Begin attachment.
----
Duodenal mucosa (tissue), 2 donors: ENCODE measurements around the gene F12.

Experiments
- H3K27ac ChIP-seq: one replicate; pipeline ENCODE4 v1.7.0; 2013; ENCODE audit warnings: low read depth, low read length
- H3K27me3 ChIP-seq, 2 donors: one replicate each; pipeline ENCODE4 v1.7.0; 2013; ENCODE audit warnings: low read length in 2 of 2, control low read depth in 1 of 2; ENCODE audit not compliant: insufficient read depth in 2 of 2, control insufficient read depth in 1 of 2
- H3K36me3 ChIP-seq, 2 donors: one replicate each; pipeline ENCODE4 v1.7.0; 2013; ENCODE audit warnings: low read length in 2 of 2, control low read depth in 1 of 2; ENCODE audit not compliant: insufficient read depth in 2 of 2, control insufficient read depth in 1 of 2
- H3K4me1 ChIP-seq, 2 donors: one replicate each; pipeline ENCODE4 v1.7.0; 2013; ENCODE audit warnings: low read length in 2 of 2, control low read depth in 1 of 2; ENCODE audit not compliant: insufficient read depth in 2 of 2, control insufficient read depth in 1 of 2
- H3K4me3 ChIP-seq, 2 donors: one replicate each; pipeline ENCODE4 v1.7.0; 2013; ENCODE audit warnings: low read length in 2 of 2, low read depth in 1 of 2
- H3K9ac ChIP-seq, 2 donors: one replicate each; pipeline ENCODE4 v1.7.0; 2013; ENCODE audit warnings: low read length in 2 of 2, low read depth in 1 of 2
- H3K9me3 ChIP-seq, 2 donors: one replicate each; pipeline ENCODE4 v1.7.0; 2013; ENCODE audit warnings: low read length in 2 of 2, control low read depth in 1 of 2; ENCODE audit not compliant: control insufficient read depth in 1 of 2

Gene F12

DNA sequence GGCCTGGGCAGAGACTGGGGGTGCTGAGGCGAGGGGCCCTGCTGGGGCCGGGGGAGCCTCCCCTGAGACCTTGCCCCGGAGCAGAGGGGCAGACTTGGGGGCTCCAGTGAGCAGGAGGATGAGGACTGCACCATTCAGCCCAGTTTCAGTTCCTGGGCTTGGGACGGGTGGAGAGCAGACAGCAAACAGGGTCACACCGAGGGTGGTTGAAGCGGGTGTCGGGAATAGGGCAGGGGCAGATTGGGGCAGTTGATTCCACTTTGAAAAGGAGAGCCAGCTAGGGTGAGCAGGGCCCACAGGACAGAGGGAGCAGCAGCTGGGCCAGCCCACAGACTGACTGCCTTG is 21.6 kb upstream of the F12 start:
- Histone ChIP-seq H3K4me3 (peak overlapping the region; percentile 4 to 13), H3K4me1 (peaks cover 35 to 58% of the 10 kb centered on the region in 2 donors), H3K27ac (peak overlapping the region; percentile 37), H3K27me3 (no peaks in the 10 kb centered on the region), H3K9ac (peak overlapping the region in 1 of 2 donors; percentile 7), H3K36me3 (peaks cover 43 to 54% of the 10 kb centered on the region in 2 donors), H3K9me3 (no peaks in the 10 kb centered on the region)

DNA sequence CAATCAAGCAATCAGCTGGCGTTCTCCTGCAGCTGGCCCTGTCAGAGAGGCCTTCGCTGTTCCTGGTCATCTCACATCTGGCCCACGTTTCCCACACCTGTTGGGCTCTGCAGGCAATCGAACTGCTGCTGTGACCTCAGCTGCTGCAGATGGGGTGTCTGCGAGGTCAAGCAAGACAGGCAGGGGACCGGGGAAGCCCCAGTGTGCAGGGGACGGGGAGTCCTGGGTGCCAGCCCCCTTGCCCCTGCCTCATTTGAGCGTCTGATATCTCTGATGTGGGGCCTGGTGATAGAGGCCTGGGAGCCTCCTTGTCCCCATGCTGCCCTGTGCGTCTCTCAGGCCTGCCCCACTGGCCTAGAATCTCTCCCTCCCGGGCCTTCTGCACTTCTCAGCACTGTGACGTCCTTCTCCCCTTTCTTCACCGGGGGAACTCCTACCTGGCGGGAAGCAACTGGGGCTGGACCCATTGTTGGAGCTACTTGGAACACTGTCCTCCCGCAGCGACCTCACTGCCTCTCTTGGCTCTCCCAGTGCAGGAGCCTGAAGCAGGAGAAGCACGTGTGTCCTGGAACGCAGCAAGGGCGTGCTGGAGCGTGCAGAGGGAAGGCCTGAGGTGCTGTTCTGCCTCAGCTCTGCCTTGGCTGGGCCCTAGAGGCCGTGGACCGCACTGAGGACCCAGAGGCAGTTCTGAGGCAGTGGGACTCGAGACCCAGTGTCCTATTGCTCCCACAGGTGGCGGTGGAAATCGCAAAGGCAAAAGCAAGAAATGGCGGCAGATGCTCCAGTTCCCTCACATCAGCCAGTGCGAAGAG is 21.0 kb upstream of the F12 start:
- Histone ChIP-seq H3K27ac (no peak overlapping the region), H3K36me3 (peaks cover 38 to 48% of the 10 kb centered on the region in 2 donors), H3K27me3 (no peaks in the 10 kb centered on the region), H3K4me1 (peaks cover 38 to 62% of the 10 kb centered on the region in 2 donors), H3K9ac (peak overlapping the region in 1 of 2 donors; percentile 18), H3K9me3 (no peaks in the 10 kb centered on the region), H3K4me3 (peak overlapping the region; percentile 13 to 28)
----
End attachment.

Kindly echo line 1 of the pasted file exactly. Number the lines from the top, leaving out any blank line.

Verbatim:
Duodenal mucosa (tissue), 2 donors: ENCODE measurements around the gene F12.